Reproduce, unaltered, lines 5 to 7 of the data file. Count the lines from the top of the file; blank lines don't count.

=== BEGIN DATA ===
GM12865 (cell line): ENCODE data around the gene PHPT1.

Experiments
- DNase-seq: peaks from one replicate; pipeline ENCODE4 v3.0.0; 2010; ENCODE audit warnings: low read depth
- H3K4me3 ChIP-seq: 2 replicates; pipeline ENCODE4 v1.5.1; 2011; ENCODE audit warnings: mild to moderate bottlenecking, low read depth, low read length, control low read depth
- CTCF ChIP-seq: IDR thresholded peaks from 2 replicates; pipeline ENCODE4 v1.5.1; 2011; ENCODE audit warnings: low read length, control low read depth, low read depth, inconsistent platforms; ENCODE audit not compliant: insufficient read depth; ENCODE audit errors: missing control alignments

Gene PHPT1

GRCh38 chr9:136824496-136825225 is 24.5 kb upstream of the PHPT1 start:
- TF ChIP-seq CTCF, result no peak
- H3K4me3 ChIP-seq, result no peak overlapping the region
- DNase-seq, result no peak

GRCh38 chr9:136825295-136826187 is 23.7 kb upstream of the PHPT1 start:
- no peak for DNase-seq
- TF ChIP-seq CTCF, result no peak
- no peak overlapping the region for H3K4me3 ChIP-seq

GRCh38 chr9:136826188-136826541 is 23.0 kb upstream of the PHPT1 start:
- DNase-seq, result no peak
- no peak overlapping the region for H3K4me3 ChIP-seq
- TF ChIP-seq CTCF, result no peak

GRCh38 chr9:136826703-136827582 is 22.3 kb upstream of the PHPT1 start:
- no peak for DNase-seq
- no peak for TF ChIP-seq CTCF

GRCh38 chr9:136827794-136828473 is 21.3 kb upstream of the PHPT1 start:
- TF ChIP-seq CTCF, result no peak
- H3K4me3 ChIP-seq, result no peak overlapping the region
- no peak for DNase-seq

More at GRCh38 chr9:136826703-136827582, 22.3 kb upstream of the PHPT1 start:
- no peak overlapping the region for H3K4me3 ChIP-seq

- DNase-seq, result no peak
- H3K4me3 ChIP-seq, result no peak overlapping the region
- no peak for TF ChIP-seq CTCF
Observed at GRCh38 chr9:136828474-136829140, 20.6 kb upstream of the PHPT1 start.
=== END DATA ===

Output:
- CTCF ChIP-seq: IDR thresholded peaks from 2 replicates; pipeline ENCODE4 v1.5.1; 2011; ENCODE audit warnings: low read length, control low read depth, low read depth, inconsistent platforms; ENCODE audit not compliant: insufficient read depth; ENCODE audit errors: missing control alignments

Gene PHPT1

GRCh38 chr9:136824496-136825225 is 24.5 kb upstream of the PHPT1 start: